Three years ago, you wasted no time vacating my womb. You had a world to explore and life to get living, and you weren’t letting a little thing like birth stand in your way. Nope, you cannonball-blasted your way out of my body and straight on to your next adventure.
Things weren’t so smooth, at first. In your eagerness to baby born, you were met with some adversity. Your body fought hard to keep up with your tenacious spirit. Your strength, gifted doctors and the faith of loved ones, pulled you through. You were here to stay. Continue reading →
I started my blog in 2013 out of a need to keep writing (my lifelong creative outlet) and to vent about my struggles as a new mother. While, I understood anything I put online wasn’t technically private, I did little to promote my work and gain an audience beyond my family and a few random followers. My writing was raw and more like what I would journal in a private notebook than something worthy of a larger audience. However, even from the beginning, I hesitated to reveal every personal detail.
While, I want my blog to be a place where I can be candid about my experiences as a mother, I also need to be mindful of my family and how my writing impacts their lives. I am sure, I have already written plenty which could embarrass my children, which is why, I will never write anything which mentions their real names, or share photos of them with clear shots of their faces. I do understand that because I myself am not anonymous, there are ways for people to find out who they are, but I at least can make it more challenging. Continue reading →
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Motherhood is far from perfect. In fact, it is often downright difficult. Yet, despite the numerous resources available to new moms or moms-to-be, very few provide the raw, in-depth truth they seek. Maybe, it is because people are afraid of “scaring” moms. Well, women are pretty tough, and moms are about as strong as you can get. To borrow from “A Few Good Men,” not only can we handle the truth, we need it, badly.
Enter, Mom Life: Perfection Pending, the new book, from Absolute Publishing, authored by beloved blogger, writer and meme-extraordinaire, Meredith Ethington. Continue reading →
Raising children is a lifelong lesson in letting go. From the moment they are born, our instinct is to protect them, to shield them, to make their lives easier. We help them with as much as we can — not because we are overprotective — but, because we love them and want them to succeed.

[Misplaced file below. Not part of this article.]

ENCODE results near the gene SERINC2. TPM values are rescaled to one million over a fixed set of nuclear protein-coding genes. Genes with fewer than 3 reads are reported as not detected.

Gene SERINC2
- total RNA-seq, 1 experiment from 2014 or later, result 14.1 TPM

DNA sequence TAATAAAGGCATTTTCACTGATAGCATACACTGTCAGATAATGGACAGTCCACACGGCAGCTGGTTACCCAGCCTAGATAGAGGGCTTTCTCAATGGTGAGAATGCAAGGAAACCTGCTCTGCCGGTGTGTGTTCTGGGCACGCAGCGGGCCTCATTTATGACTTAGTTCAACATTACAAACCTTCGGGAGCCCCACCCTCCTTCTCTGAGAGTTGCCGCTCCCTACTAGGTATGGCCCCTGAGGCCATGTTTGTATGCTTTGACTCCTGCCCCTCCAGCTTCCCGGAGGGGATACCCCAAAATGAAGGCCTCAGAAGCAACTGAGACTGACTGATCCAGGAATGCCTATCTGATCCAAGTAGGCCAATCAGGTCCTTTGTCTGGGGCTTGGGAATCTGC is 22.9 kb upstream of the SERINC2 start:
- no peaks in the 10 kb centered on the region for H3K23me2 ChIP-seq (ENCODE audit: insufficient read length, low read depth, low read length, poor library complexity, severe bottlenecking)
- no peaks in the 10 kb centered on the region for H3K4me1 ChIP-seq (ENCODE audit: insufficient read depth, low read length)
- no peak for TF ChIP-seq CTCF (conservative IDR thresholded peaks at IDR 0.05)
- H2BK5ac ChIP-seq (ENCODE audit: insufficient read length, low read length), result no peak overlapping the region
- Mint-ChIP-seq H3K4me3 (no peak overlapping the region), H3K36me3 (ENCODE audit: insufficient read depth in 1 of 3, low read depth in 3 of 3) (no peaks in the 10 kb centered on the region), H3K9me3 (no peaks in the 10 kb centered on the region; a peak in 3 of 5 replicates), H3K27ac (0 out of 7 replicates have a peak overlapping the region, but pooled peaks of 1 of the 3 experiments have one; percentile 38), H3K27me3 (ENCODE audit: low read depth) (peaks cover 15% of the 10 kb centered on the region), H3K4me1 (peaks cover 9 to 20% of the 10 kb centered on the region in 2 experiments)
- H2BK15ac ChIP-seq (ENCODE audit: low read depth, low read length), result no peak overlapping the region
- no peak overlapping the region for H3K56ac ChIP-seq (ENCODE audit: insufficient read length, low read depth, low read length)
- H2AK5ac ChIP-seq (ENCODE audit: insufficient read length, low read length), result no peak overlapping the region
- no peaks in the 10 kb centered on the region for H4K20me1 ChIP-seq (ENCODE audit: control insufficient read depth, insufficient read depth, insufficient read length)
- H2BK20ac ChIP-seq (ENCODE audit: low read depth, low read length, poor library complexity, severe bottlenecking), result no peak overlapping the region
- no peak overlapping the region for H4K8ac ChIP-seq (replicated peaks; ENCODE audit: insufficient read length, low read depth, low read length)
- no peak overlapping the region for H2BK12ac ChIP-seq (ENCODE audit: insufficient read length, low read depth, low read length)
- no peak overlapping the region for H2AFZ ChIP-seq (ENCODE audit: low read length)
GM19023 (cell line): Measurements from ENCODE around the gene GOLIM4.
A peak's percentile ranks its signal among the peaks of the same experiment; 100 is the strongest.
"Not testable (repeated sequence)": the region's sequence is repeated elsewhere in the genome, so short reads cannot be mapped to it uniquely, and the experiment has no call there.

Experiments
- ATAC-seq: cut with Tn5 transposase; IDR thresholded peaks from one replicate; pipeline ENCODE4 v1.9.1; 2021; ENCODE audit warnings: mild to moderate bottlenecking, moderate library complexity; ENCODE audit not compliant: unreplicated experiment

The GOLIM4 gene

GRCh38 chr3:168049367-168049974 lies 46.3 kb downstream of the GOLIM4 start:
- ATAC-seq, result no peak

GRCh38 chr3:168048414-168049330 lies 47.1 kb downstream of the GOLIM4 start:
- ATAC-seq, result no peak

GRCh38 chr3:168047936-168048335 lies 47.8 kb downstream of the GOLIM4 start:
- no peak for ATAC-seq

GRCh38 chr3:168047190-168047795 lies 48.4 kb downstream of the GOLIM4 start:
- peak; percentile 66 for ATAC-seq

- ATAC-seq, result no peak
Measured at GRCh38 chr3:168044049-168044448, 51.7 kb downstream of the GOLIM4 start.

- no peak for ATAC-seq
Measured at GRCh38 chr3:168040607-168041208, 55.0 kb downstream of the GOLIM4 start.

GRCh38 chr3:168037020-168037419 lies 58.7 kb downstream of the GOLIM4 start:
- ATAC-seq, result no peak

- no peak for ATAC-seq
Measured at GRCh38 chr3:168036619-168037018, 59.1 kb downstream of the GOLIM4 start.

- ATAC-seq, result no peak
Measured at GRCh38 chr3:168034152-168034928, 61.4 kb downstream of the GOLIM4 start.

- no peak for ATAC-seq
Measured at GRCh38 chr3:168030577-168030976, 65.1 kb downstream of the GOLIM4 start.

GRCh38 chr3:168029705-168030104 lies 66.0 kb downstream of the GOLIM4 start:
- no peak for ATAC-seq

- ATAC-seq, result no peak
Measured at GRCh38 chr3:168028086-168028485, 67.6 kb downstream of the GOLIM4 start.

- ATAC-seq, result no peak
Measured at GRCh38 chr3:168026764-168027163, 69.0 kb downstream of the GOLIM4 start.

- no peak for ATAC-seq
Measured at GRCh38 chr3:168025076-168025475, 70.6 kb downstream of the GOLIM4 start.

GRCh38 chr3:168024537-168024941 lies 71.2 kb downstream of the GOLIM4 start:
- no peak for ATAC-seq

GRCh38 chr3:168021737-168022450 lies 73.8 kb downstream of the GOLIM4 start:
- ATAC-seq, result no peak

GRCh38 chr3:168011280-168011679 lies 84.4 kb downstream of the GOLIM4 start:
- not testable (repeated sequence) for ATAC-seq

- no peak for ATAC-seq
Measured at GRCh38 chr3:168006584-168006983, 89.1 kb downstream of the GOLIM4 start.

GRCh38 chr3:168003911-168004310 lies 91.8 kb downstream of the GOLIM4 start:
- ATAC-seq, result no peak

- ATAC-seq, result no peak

Ultimate success, however, comes by stepping back, and letting our kids do more on their own. Each age offers new opportunities for growth, and each family can decide what works best for them.
I look out for signs from my kids to guide me about when they might be ready to try new tasks. So, when my son, who is five, started insisting on making meatballs on his on, I let him. Continue reading →
Staring up at the young performers in “Dear Evan Hansen,” watching in awe as they masterfully captured the angst, confusion, boredom and small joys of being teenagers, two thoughts popped in my head:
Wow, this reminds me so much of high school.
Is this what my kids will be like?
I am privileged to say I have attended a number of Broadway shows, several with strong, emotional stories and engaging characters. When I watched these shows in my teens and my 20s, I felt their struggles and connected with their emotions. It didn’t matter that I had no idea what it was like to be a 20-something in the late 80s living in the East Village (RENT), or a sexually-confused teen in 19th-century Germany or green witch struggling to find acceptance in Oz (Wicked); I saw myself in those characters.
We all see ourselves in fictional characters, whether on the stage, screen or the page. It is what drives us to experience these stories. That deep connection. That sense of knowing exactly how a character feels. We are moved by them, because we are them. Continue reading →